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Coronavirus (COVID-19)

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Stepping Out? CDC Issues New Guidelines to Protect Yourself and Others

Coronavirus (COVID-19)
Author name: Lee Health

News current as of June 19

Every day more restaurants, nail salons, gyms, and other retail venues reopen their doors. We’re also starting to travel more and host gatherings such as cookouts.

More people, more time and more crowds might be essential for opening the economy, but it does come with more risks.

In fact, the Centers of Disease Control and Prevention stresses: “The more closely you interact with others and the longer that interaction, the higher the risk of COVID-19 spread.”

That’s why the CDC issued new guidelines last week to minimize the risk of spreading COVID-19 as we venture into public spaces.

The new guidelines are intended to stem the spike in new cases associated with increased testing and relaxed social distancing policies.

Imagine everyone is smoking

The novel coronavirus is primarily spread by droplets from someone who is coughing, sneezing, or even talking within a few feet away, the CDC says.

“We launch droplets during our speech,” says Dr. Alex Daneshmand, Lee Health chief quality and patient safety officer. “These aerosols and droplets have been implicated in the person-to-person transmission of viruses. Virus-containing little droplets of fluid may hang in the air from a few minutes to a few hours.”

Essentially, the risk of catching coronavirus involves breathing in another person’s breath. That’s how the virus spreads, from respiratory droplets spreading between people in close quarters.

Think of the virus like smoke and like being in a room where people are smoking. The more smoke that is in the room, the greater chance the smoke will affect you.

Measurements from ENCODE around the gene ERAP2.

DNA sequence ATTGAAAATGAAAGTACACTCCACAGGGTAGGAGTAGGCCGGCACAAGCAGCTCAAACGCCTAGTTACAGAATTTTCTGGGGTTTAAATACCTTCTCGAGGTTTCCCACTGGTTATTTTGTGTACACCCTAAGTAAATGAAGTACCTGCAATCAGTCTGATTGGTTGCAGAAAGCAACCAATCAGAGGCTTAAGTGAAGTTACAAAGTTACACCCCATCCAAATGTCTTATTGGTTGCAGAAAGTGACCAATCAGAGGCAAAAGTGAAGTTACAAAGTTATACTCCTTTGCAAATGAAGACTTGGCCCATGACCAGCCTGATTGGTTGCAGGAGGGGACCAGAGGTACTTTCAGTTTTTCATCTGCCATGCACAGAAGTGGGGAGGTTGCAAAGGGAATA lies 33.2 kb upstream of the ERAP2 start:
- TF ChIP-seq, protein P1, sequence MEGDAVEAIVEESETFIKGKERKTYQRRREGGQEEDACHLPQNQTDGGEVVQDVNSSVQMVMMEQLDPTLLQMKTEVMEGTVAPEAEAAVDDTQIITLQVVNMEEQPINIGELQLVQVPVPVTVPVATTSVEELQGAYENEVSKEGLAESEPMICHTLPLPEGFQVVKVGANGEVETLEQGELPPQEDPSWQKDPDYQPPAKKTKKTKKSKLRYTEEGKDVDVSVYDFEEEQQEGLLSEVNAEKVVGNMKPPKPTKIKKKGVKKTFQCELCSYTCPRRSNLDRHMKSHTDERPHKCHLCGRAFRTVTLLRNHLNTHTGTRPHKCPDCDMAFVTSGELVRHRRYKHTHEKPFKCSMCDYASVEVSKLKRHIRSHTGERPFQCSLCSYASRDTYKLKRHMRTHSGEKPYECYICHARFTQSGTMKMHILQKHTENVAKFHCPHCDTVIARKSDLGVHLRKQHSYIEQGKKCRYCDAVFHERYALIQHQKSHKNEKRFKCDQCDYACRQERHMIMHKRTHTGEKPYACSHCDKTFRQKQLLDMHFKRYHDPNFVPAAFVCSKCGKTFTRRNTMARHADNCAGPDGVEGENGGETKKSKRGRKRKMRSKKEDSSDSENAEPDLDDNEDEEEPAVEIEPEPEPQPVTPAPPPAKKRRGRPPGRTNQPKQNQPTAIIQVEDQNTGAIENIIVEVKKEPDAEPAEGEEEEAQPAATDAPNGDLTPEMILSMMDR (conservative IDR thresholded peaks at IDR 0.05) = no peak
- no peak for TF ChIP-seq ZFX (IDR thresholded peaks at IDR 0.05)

It’s the same with the virus.

“The coronavirus continues to spread easily and sustainably between people,” Dr. Daneshmand says. “In general, the more closely a person interacts with others and the longer that interaction, the higher their risk of contracting COVID-19. This is how the virus spreads.”

Of course, the goal is to avoid inhaling as much smoke (virus) as possible when you find yourself in a public space that’s crowded with people, that has poor ventilation and social distancing is lacking.

Wear masks, maintain distance from others, limit your interactions

As our community and businesses reopen, we need to resume our daily activities as safely as possible, Dr. Daneshmand cautions.

“There’s no foolproof way to ensure zero risk of infection, so it’s important to understand potential risks and how to adopt different types of prevention measures to protect yourself and to help reduce the spread of COVID-19,” he says. “Be mindful when deciding to go to a restaurant or a public venue where other people will be present. Remember, being in a group with people who aren’t social distancing or wearing cloth face coverings increases your risk.”

Some highlights from the CDC's recommendations:

  • When venturing out, keep these items on hand: a cloth face covering, tissues and a hand sanitizer with at least 60 percent alcohol, if possible.
  • Consider how many people you will be interacting with, how difficult it will be to remain 6 feet apart, how long you will be interacting, and if you or anyone in your group is at risk.
  • Consider curb-side pickup or grocery store delivery.
  • Use hand sanitizer after leaving the grocery store, gas station, restaurant or any public area, and thoroughly wash your hands when you get home.
  • Check a restaurant's website or social media to see if they have updated their safety protocols. Call and ask if staff members are wearing masks and gloves.
  • Sit outside at restaurants when possible.
  • Book services at nail and hair salons ahead of time and ask about safety measures.
  • Hosting an event? Consider having the event outside. If that's not possible, think about better ventilation (such as opening a window), maintaining social distancing by moving furniture, and keeping guests away who have been sick or might have been in contact with someone who has been sick in the past two weeks. 
  • Going to one of Southwest Florida's many beautiful parks? Consider a park close to home, don't go if you are sick, and call ahead to check on safety protocols for bathrooms and other facilities.

Remember: These tips may seem repetitive, but officials stress that they are more important now than ever as residents seek to balance getting out and enjoying their lives while still staying safe. 

You can view all the category updates and latest CDC recommendations for your circumstances here.

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